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NEC Group expansion could be delayed by Brexit

Group CEO Paul Thandi tells M&IT a Leave vote would discourage investment and conference business

Pictured: Paul Thandi, CEO of the NEC Group, has warned that a Brexit could delay the group's expansion

The chief executive of the NEC Group has warned that the group's expansion plans could be put on the backburner if the UK votes to leave the European Union (EU).

Paul Thandi says that economic uncertainty following a Leave vote would continue for the next five years, and would directly affect the group's plans to build out its leisure and entertainment business on-site.

It comes after the NEC Group revealed that uncertainty around the EU referendum had already cost them a major textile machinery exhibition (ITMA 2017) worth £600 million, after organisers decided against the UK because of the possibility of a Leave vote.

Speaking to M&IT ahead of the referendum this Thursday 23 June, Thandi said a Leave vote would draw out the economic uncertainty, which would discourage investors.

"If we vote Leave there will be economic uncertainty for the next five years. Economic uncertainty leads to a declining economy, which means job losses, lack of investment opportunities," he said.

"In order to build out I am talking to international investors, property funds and UK and international investment markets. If you look at it now, everyone is sat on their hands because they're scared of what will happen if we do exit. Economies thrive on confidence. If we're in economically unstable environment people are not looking to invest much."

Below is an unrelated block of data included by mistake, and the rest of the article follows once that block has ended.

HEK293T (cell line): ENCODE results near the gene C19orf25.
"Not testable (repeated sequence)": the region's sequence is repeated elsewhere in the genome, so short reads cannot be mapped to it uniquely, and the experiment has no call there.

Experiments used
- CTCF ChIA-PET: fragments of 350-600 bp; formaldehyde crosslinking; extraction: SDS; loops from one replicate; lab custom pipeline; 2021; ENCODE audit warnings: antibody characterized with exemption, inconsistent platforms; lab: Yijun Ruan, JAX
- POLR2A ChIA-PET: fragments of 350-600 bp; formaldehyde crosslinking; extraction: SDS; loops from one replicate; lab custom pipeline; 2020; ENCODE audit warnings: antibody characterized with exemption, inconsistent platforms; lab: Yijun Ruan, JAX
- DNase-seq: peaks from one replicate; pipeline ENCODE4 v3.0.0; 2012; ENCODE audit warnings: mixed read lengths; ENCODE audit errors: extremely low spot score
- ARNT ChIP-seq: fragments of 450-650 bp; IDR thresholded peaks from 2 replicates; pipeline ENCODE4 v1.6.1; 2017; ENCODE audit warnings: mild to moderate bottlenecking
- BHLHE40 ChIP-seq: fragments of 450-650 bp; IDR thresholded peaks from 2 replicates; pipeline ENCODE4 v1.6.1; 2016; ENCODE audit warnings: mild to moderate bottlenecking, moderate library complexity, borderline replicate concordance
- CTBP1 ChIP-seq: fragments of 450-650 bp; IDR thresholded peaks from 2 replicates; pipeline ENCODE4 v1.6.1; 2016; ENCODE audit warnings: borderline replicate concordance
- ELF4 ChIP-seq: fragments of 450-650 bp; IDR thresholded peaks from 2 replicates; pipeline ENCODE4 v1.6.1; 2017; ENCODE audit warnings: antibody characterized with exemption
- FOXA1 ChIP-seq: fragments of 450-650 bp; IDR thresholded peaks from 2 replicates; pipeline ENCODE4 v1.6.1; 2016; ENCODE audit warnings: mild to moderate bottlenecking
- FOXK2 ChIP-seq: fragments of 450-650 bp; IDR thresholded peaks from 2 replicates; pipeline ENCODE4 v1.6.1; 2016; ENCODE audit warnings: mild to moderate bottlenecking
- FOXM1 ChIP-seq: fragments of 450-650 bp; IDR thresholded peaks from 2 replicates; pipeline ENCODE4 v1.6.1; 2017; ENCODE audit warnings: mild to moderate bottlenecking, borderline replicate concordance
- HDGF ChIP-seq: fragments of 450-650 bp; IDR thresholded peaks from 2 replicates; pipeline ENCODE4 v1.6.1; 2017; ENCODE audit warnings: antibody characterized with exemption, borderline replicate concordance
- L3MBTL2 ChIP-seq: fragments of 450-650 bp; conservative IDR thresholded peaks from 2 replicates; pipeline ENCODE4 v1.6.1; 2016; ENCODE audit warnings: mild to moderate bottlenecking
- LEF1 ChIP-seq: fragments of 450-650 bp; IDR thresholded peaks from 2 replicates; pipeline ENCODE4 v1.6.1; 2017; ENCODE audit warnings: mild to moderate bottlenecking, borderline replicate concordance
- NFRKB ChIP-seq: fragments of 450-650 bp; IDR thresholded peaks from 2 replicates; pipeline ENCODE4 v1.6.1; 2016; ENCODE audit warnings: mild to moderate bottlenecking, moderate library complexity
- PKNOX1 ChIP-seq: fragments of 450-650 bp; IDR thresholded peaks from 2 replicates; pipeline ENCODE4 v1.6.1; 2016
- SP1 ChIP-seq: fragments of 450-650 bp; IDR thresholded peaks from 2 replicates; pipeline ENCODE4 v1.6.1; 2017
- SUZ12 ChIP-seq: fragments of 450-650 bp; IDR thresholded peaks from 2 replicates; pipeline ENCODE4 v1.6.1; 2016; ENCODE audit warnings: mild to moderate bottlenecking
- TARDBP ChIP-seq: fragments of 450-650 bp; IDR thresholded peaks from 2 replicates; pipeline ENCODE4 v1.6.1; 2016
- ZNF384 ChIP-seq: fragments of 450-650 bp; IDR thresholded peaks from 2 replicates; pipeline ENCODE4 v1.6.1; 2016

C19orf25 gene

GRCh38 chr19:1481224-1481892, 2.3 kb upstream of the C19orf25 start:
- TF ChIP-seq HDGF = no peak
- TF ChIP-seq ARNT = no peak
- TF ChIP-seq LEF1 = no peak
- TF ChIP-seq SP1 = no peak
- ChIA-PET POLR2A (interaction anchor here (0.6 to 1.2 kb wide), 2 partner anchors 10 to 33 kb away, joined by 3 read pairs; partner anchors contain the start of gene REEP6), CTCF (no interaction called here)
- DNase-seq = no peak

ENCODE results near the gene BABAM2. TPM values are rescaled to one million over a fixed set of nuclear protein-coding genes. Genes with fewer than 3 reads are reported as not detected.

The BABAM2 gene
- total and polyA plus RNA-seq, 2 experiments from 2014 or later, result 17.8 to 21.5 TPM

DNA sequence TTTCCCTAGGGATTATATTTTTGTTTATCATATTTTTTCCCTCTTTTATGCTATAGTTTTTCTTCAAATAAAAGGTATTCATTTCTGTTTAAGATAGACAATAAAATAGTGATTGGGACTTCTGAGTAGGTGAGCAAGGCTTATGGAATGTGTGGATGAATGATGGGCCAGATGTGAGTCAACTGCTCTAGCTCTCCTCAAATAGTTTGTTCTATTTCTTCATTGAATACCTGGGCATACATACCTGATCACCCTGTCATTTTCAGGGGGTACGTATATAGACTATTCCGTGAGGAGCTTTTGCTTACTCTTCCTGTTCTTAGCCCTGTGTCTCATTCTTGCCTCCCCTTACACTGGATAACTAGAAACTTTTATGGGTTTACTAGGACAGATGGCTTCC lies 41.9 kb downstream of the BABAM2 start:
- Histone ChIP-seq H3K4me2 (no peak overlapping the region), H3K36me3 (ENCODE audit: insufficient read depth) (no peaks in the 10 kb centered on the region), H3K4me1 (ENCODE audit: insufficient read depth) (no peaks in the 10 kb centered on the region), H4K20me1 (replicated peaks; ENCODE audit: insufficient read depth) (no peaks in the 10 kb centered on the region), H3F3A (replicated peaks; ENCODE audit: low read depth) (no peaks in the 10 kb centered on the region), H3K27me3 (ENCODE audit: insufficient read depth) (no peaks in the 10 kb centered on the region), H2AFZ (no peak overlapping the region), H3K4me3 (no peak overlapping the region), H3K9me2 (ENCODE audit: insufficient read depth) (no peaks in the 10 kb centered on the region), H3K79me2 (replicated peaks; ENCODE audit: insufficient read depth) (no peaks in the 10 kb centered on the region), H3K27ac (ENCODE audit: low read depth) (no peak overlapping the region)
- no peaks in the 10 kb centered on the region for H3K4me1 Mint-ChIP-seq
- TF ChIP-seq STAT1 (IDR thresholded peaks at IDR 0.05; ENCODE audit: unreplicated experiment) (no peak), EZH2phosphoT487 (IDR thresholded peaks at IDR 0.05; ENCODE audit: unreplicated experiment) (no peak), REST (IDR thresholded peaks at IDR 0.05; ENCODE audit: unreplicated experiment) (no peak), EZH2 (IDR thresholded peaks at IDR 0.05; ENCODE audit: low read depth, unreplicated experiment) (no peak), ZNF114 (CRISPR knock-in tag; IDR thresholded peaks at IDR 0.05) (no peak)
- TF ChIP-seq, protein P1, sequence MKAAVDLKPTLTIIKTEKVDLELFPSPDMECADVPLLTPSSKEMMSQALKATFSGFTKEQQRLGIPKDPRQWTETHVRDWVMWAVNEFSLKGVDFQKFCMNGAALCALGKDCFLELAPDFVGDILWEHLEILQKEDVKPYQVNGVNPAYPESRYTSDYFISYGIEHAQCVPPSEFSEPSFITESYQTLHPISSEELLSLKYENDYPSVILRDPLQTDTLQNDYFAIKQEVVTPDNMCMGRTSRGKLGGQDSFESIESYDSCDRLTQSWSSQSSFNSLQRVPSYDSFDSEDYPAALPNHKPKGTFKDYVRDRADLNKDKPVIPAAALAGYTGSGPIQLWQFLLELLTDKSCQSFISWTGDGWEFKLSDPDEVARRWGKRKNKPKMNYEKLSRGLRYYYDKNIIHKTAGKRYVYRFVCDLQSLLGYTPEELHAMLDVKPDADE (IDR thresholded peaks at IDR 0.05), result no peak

The NEC Group's expansion plans, which go as far as 2040, include focusing on the leisure market, by expanding Resorts World along with its ticketing and catering businesses.

Thandi said leaving the EU could lead to job losses for employees, adding: "The knock on effect to customers is they're not going to get the same level of services they enjoyed previously or the same level of choice, plus they won't get to see the vision we've got.

"We absolutely need to operate in an economically stable environment."

Thandi said leaving the European Union would also have a "huge" knock-on effect for the number of international exhibitions and conventions due to visa regulations.

"The UK isn't part of the Schengen Agreement, irrespective of the EU referendum, which already puts us at a disadvantage when trying to attract international events to the UK. If you’re a textile manufacturer in China arranging a trip to a trade show in France, for example, you can apply for one visa that will enable you to attend the show and then travel across Europe to meet with other business contacts – but if you visit the UK you’ll need to apply for a separate visa. It’s an extra layer of complication that deters visitors from growing economies.

"If we exit the EU, we’d be at an even greater disadvantage. In addition to making it harder to visit the UK, there’s a chance we’d move out of the European show rotation schedule which is crucial to our business. If we moved into the global rotation the NEC Group could be less likely to win business because we’re not based in a capital city."

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